Identifying hotspots and increased use of drip-feed irrigation equipment will be key to increased grower efficiency in the UK, minimising the toll on domestic water supply, and stopping the potential introduction of abstraction reforms, an expert has claimed. According to an article published by UK based trade magazine Potato Review, more than 50% of potatoes produced in the UK are irrigated, and in recent years the country has experienced reduced water availability and increased demand as a result of the hotter, drier summers, which are set to stay for the future.
Bayer AG launched a pilot program in the United States and Brazil on Tuesday that will pay farmers for capturing carbon in cropland soils, making it the latest agriculture company to capitalize on environmental initiatives. The company seeks to enroll about 1,200 row crop farmers in its Bayer Carbon Initiative in the first season, scale up in upcoming seasons, and ultimately expand to other countries, company executives said.
Three storage webinars hosted by AHDB in the UK in June were an opportunity for British growers and store managers to hear from the team of storage experts at Sutton Bridge Crop Storage Research, as well as cleaning and agronomy specialists. To complement the webinar sessions AHDB answered some frequently asked questions around key topics of potato storage post CIPC in a news release issued today.
McCain Foods announced last week a commitment to improving the sustainability of our products, including the iconic French Fry, with a key focus on creating a more sustainable approach to potato farming. Key to this commitment is building three Farms of the Future to showcase how regenerative farming practices and the latest agricultural technology and innovations, can be implemented at scale. In partnership with leading academics and suppliers, each will focus on demonstrating that more sustainable practices can also create a more financially viable future for farming, while at the same time increasing food production.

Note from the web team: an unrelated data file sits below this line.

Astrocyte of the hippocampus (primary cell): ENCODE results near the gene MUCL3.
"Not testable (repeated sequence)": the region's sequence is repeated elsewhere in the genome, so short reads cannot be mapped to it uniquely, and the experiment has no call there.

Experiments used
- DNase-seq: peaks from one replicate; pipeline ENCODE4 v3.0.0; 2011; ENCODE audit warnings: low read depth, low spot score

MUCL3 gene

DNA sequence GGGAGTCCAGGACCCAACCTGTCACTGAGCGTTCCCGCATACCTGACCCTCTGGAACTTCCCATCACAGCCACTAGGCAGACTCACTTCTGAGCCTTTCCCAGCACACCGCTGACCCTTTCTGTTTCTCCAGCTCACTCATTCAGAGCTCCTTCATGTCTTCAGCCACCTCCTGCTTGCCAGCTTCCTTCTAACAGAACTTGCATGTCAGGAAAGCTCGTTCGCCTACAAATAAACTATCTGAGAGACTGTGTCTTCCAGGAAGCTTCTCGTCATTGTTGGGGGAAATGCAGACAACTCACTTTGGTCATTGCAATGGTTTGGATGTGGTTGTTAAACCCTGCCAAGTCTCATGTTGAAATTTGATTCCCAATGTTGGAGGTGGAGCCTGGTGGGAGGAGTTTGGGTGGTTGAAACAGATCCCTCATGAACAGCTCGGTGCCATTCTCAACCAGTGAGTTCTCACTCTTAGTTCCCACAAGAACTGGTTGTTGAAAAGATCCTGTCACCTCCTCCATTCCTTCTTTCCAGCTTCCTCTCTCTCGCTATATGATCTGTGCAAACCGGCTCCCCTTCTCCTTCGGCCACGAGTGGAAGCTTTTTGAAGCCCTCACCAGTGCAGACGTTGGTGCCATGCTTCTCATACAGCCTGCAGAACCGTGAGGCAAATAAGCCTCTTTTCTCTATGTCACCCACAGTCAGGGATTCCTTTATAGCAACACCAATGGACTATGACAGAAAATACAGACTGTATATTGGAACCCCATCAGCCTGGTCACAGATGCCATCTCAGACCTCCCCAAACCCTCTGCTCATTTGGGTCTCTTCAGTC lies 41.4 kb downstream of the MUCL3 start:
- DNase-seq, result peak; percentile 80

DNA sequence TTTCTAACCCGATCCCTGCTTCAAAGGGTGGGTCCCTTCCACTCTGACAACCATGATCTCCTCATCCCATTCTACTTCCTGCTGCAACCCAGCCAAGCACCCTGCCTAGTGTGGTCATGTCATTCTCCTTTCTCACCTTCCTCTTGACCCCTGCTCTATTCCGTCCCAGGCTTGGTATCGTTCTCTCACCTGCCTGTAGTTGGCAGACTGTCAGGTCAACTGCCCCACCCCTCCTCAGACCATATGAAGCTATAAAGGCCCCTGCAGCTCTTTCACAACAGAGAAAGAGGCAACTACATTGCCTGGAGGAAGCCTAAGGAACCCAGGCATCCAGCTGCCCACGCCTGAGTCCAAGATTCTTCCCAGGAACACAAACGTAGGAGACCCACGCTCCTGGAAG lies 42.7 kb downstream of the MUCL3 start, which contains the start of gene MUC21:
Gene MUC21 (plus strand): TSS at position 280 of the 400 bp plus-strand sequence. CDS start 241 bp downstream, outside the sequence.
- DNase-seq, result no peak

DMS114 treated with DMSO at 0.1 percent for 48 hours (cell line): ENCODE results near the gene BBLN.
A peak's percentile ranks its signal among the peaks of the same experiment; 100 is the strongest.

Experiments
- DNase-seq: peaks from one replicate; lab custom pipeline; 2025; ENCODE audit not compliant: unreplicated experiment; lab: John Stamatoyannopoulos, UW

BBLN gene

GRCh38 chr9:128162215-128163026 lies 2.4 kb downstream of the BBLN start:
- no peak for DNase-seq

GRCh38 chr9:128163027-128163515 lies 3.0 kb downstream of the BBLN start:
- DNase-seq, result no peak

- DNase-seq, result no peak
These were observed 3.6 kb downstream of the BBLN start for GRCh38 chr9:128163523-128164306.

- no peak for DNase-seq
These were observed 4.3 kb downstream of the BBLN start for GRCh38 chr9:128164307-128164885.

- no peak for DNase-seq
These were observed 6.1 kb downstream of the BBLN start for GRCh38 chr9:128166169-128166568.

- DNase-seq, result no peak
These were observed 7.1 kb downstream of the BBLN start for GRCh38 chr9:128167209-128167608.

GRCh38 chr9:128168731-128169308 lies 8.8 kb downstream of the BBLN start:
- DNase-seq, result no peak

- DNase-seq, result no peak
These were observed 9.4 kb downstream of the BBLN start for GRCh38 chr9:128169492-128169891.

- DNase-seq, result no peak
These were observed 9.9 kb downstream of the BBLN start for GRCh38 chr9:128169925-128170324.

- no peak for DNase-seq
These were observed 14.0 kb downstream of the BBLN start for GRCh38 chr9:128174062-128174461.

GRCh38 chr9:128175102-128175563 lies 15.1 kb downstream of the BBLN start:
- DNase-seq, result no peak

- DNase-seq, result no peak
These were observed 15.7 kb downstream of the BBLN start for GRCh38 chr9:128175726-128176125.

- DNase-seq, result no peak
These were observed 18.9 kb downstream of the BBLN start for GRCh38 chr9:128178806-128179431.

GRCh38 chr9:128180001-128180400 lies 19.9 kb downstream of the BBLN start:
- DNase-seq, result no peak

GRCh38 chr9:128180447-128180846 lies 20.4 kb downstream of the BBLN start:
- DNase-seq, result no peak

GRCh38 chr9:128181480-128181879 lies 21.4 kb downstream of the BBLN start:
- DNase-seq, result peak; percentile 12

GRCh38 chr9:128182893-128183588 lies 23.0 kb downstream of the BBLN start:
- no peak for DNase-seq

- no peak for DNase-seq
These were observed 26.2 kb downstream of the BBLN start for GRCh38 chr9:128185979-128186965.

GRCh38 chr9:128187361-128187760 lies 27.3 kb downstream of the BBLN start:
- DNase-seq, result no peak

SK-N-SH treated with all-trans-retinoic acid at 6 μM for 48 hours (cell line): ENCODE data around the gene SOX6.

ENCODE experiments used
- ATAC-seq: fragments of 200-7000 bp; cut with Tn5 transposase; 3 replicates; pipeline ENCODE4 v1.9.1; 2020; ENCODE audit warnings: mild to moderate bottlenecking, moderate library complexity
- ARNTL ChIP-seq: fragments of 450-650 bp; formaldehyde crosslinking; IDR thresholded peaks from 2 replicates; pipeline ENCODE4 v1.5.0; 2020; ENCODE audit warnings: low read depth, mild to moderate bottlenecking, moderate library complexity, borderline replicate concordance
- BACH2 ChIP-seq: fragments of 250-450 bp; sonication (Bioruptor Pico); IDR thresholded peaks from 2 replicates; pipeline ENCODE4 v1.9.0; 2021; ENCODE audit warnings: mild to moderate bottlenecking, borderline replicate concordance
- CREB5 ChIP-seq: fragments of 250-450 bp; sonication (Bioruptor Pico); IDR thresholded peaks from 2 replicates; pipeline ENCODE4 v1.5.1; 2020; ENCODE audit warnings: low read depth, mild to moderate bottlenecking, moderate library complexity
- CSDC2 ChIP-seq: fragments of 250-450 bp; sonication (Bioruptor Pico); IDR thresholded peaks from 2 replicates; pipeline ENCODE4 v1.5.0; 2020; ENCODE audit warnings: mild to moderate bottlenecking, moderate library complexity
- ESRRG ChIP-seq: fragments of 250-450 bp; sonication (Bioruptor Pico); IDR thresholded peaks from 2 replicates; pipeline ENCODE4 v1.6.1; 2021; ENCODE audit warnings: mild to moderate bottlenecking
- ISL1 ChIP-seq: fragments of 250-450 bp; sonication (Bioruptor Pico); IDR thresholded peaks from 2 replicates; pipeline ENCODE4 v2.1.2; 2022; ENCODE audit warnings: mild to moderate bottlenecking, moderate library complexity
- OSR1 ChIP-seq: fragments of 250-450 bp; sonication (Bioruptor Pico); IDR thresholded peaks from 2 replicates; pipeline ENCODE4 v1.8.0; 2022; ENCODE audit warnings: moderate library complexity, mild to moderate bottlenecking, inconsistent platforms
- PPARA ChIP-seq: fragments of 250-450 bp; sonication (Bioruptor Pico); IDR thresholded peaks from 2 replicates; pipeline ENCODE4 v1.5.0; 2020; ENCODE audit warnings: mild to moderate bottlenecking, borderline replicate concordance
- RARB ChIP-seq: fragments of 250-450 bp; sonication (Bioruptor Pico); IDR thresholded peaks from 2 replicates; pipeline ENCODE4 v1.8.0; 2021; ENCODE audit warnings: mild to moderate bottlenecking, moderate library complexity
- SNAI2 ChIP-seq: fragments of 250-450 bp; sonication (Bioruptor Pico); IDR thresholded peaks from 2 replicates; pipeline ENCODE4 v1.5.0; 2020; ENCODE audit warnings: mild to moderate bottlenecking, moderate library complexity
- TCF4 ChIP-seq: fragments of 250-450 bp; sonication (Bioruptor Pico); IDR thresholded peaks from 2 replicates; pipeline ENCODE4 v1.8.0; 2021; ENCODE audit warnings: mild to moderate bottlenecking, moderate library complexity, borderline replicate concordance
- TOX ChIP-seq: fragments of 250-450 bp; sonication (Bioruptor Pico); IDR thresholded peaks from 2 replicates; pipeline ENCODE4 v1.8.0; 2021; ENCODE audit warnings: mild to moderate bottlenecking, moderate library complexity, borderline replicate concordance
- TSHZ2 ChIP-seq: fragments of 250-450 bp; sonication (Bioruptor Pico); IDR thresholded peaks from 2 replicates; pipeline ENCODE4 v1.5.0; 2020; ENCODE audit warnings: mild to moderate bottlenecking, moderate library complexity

Folks, the following note was sent to us here at Global Potato News, and we are happy to publish it for your information as such. AHDB: We are pleased to invite you to this open session of the AHDB Potato Board where we will be discussing the potato levy and storage research. In response to what was said in Defra’s Request for Views about how the potato levy is collected, we are reviewing the basis of how your levy is calculated this summer and welcome businesses sharing their views with us. We will outline how the levy is collected, and why the system was created in its current form, before sharing some ideas we’ve already received on potential options for the future.
McCain Foods Australia has announced today it has commenced construction on a renewable energy system that will reduce emissions from its Ballarat food processing facility by more than 27,000 tonnes of CO2 per year. The project, which will house Australia’s largest “behind-the-meter” renewable energy system, will subsidise McCain’s energy consumption in Ballarat by 39 per cent. The solar power, which will be generated from unused flat space on existing land surrounding the plant, will also provide three electric charging ports and shaded car spaces.
Potato is the second most consumed crop in Kenya after maize. However, majority of the farmers still struggle to access quality clean seed and this has always led to reduced productivity. Using rooted apical cuttings introduced through USAID’s Feed the Future Accelerated Value Chain Development Program (AVCD) is changing this. Cuttings are similar to nursery grown seedlings. They are produced from tissue culture plantlets in a screenhouse and are clean and free from disease.
According to AHDB in the UK, Spotlight and/or Gozai straights or combinations, along with flailing, can give virtually as quick desiccation as diquat. This was shown in trials and demonstrations across AHDB’s Strategic Potato (SPot) Farm network to evaluate potential replacements have shown. But at what cost? Dr Mark Stalham, Head of NIAB CUF who led the trials, reveals the results, and Mark Topliff from AHDB’s Farm Economics team crunches the numbers.